Discovering New Spices
Move Outside Your Comfort Zone With New Flavors
Most of us use the same spices and herbs all the time. This may be because we like the flavors of favorite cuisines. But some is also just due to habit and using what's at hand.
I'm no exception. I've got a collection of favorite spices and flavorings. Some are fresh herbs that I buy in anticipation of a specific recipe. For example, I buy fresh tarragon to make a favorite mushroom salad, chives to snip over beets, and dill for fish or cold summer soups. It's rare that I don't have fresh thyme in my refrigerator as it's a favorite and to my way of cooking, very versatile. And this summer I've successfully grown sage and rosemary on a windowsill since I use them in small amounts and the pots didn't have to be large.
Aside from fresh herbs, there's my spice shelf, jammed with little jars and tins of favorite things. I buy large amounts of whole black Tellicherry peppercorns as this is such a kitchen staple. Other frequently used spices are red pepper flakes and Greek oregano, revealing my love of Italian food, and ground cinnamon to stoke my addiction to anything with apples (pies, tarts, sliced with roast pork).
I also keep spices that I use rarely but want the security of having them on hand. This is really not a good habit since spices can quickly lose their power and if we keep them too long, we'll have a faded flavor when we finally put them into a recipe. I know this so instead of throwing out the old and buying more new, I will just add more of the to a recipe. This trick usually can't do any harm, like adding an extra half-teaspoon of ground ginger to a gingerbread recipe or more ground cumin to hummus. I know it would be far better to always use a freshly bought spice but the frugal Yankee in me stretches them for as long as I can.
But in the last few months I've been introduced to several new spices or spice mixes that are now regularly working their way into my dishes. I love it when you think you know a lot about food only to find out that there's always more to discover. These spices -- new to me but familiar to many -- are neither rare nor expensive. They are also versatile enough to find a space at the front of the spice shelf, not buried in the back with a fading tin of poppy seeds or a 10-year-old jar of whole cloves (I'm confessing, not exaggerating).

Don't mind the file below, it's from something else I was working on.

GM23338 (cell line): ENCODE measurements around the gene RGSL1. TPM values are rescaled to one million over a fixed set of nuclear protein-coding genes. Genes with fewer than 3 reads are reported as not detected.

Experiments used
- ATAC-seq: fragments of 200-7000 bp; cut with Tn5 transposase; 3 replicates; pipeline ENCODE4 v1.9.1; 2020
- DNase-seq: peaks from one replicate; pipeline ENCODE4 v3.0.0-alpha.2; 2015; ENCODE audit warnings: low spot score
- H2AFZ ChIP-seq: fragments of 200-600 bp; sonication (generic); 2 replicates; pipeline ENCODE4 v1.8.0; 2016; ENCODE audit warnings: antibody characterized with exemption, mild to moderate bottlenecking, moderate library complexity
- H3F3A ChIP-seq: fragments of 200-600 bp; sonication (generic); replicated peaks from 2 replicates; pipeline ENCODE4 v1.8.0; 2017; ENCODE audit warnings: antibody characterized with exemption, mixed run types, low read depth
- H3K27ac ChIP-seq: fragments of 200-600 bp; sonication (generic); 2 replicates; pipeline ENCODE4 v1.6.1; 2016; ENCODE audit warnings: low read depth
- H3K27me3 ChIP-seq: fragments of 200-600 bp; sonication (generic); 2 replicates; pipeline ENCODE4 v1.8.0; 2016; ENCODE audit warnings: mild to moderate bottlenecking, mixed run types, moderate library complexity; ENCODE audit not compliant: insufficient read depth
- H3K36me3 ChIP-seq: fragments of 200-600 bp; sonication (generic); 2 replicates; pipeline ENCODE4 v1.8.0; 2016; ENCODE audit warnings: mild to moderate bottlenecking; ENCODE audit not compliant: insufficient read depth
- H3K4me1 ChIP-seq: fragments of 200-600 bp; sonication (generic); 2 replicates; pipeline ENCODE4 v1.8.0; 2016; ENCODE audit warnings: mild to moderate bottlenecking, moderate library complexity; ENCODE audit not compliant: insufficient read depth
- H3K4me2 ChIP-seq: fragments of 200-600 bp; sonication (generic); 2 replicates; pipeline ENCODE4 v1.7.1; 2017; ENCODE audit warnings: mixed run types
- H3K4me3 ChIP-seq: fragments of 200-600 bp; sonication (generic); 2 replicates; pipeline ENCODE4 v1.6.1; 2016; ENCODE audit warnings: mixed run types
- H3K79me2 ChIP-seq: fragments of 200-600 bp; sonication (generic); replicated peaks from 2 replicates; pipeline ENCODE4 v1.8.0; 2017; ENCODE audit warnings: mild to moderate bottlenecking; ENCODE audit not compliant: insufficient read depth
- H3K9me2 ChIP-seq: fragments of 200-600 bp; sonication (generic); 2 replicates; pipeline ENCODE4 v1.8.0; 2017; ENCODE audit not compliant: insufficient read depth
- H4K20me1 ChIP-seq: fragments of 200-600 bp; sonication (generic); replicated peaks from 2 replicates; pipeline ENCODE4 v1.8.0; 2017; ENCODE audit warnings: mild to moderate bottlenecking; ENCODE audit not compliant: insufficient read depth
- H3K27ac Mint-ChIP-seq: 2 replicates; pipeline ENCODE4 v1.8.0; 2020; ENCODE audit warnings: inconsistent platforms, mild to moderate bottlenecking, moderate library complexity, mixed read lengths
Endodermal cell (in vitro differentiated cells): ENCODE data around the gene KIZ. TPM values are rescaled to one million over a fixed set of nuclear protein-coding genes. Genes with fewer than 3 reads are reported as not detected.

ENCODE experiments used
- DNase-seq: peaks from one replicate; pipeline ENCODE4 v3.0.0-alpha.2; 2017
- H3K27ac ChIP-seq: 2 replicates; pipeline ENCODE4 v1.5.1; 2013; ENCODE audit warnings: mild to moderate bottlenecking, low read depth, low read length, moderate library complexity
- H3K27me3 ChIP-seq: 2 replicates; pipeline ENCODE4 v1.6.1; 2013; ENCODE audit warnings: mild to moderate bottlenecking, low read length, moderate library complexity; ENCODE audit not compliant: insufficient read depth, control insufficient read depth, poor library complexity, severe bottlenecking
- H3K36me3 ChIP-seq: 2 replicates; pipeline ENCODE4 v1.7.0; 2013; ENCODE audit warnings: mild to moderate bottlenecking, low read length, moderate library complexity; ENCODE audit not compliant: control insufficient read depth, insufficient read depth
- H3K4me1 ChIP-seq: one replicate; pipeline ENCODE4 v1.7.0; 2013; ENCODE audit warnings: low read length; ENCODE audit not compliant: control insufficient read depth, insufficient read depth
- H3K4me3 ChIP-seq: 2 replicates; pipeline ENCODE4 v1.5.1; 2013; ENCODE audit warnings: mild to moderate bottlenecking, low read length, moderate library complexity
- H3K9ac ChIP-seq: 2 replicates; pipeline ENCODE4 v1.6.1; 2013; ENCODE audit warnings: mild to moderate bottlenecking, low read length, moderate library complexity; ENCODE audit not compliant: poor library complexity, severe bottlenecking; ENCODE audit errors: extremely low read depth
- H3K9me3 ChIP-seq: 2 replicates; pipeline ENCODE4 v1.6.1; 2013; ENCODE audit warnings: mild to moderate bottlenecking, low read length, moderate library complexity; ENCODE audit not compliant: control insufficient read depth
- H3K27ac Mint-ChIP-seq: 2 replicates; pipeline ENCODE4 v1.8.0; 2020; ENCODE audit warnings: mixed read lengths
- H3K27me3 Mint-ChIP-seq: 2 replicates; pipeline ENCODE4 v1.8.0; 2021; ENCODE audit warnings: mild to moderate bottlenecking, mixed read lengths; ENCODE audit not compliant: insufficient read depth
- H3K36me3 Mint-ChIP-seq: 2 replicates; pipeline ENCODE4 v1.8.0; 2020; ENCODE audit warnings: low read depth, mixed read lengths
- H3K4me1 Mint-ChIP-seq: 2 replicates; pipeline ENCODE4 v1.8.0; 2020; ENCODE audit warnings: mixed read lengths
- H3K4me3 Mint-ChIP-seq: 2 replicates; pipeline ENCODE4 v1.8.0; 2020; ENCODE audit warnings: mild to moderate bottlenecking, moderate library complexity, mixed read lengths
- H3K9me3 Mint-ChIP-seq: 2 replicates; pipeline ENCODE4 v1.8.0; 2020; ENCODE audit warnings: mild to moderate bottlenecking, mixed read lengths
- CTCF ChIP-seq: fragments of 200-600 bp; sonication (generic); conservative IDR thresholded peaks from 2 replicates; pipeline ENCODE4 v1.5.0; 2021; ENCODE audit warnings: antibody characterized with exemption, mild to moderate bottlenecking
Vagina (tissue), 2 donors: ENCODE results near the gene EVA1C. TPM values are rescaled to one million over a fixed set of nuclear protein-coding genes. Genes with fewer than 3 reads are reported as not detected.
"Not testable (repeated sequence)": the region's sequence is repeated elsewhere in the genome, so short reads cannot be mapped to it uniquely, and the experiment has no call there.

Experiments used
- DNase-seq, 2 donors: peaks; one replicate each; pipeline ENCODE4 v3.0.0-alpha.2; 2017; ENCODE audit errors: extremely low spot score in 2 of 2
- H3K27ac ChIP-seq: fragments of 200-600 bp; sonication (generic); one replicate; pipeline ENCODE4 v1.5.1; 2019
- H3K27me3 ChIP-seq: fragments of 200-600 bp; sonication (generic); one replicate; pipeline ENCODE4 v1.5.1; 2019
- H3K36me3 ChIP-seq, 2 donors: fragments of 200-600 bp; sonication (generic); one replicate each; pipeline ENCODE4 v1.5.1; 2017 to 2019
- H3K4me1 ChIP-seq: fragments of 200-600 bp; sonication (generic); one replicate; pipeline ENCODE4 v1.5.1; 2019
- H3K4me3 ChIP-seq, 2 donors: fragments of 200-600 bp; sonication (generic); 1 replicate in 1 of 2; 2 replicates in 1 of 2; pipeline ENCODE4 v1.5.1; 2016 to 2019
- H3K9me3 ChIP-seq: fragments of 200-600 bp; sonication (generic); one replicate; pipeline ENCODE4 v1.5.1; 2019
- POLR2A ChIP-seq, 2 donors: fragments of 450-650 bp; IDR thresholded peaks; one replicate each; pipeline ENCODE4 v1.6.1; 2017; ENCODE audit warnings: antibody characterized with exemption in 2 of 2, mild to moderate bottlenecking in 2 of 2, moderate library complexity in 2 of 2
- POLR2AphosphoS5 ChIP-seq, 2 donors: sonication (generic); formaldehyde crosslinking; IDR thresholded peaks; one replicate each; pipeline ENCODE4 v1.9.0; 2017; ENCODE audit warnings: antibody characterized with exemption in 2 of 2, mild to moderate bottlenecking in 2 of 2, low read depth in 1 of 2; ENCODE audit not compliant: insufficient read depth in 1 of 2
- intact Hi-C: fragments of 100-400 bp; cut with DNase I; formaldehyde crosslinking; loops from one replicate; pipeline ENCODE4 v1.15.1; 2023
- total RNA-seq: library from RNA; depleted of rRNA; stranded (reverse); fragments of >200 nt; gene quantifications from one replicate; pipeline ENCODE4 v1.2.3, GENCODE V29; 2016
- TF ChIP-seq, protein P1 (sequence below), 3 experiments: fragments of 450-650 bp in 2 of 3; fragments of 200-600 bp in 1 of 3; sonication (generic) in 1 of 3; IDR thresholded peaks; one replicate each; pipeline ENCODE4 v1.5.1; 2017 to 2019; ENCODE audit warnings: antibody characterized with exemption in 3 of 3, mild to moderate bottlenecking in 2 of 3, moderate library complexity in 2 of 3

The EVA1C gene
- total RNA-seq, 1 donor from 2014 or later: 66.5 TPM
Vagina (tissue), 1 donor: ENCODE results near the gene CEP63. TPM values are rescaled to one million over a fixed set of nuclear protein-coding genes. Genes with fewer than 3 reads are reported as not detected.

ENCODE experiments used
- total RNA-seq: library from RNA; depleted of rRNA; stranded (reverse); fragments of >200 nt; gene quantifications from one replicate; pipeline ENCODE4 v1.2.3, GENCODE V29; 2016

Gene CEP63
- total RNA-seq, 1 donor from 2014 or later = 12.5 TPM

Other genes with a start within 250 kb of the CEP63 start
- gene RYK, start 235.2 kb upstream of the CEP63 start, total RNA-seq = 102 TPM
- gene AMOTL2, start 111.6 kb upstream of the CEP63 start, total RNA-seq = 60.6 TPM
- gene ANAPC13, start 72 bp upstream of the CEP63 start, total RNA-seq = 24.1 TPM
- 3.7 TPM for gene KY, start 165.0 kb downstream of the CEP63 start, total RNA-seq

Even though I love Middle Eastern and Mediterranean cuisines and cook them often, I had never before heard of za'atar until I read Sara Jenkins' appealing new cookbook, Olives & Oranges. The start of the book has a chapter called "My Flavor Pantry" in which Jenkins details what you should have on hand to make her authentic recipes from Cyprus, Spain, Lebanon, Italy and other countries that rim the Mediterranean.
Third on her list of spices (after black peppercorns and bay leaves) was za'atar. Also spelled zahtar, zaatar, zatar or zahatar, this is a spice mixture used in Middle Eastern cuisines (Lebanon, Israel, Morocco, Jordan, Syria, Turkey, and Armenia) that is traditionally made of thyme, sesame seeds, sumac and salt. But since it's from cuisines that have regional variances, the mixture can also include dried marjoram, oregano, cumin, or coriander.
How to use za'atar? A traditional way is to just sprinkle it on yogurt or hummus, dust it on bread that's been dressed with olive oil, or on cheese for breakfast. But it is also a perfect compliment to chicken or fish. In Olives & Oranges, Jenkins has a roast chicken recipe that mixes za'atar with unsalted butter that is then placed under the chicken's skin before cooking, producing a tender and big flavor result.